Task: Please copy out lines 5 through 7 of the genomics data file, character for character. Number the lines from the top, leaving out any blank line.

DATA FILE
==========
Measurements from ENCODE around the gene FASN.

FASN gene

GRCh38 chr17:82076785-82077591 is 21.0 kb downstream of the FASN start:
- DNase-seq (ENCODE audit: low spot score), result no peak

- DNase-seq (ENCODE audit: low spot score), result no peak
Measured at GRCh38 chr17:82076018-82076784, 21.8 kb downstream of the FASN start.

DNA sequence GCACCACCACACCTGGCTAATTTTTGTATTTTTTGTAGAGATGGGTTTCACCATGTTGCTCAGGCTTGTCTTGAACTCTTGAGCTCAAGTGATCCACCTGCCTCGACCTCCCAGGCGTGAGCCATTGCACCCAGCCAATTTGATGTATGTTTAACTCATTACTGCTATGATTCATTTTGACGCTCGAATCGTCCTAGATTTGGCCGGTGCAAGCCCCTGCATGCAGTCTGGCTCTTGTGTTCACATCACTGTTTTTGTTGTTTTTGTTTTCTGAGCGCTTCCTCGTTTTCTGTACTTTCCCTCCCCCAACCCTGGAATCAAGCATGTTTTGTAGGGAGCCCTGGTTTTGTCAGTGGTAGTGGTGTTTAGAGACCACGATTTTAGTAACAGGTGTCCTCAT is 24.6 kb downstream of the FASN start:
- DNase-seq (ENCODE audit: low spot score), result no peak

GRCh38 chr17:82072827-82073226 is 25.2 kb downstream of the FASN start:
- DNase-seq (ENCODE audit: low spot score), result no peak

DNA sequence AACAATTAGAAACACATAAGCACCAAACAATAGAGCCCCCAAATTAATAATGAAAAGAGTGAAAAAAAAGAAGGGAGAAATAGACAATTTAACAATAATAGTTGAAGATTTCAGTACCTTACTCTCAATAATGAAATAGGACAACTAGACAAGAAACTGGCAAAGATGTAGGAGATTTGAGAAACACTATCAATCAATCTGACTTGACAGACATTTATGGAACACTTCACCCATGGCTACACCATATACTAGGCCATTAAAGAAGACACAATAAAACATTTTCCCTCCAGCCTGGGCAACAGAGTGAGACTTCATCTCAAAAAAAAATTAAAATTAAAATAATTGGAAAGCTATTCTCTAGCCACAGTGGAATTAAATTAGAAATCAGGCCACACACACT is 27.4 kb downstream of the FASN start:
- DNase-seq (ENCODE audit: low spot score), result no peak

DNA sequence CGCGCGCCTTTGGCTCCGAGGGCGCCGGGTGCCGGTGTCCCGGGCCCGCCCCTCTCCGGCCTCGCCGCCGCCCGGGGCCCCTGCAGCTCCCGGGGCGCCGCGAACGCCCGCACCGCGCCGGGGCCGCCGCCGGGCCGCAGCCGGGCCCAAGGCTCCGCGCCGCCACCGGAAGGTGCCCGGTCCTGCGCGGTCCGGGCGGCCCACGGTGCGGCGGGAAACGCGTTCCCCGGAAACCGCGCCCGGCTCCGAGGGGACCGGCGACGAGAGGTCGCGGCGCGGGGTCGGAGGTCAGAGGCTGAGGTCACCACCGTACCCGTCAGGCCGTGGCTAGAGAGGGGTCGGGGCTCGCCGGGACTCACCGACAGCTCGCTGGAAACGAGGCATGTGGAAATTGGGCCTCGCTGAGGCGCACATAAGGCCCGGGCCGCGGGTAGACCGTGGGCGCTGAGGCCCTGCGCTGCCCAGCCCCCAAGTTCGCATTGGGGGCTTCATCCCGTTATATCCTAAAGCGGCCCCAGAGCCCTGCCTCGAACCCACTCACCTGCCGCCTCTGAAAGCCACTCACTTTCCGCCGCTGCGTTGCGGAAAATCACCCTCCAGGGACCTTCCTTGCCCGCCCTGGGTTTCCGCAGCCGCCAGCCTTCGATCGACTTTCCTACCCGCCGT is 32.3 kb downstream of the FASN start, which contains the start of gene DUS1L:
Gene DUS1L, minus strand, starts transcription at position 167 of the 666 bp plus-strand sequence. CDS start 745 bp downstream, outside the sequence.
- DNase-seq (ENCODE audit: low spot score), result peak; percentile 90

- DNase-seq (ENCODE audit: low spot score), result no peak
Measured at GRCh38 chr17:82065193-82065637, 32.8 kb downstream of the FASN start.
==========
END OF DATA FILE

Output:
- DNase-seq (ENCODE audit: low spot score), result no peak
Measured at GRCh38 chr17:82076018-82076784, 21.8 kb downstream of the FASN start.

DNA sequence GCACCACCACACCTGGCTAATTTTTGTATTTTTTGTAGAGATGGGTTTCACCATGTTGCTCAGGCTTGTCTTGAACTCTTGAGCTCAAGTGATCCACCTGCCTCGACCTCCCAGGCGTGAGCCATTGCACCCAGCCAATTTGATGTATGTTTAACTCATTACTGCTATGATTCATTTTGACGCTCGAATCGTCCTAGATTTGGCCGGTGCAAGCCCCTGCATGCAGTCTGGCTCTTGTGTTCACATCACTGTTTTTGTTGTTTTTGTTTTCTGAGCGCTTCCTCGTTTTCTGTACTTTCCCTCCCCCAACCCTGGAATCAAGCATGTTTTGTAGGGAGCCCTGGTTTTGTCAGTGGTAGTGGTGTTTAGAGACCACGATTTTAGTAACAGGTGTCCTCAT is 24.6 kb downstream of the FASN start: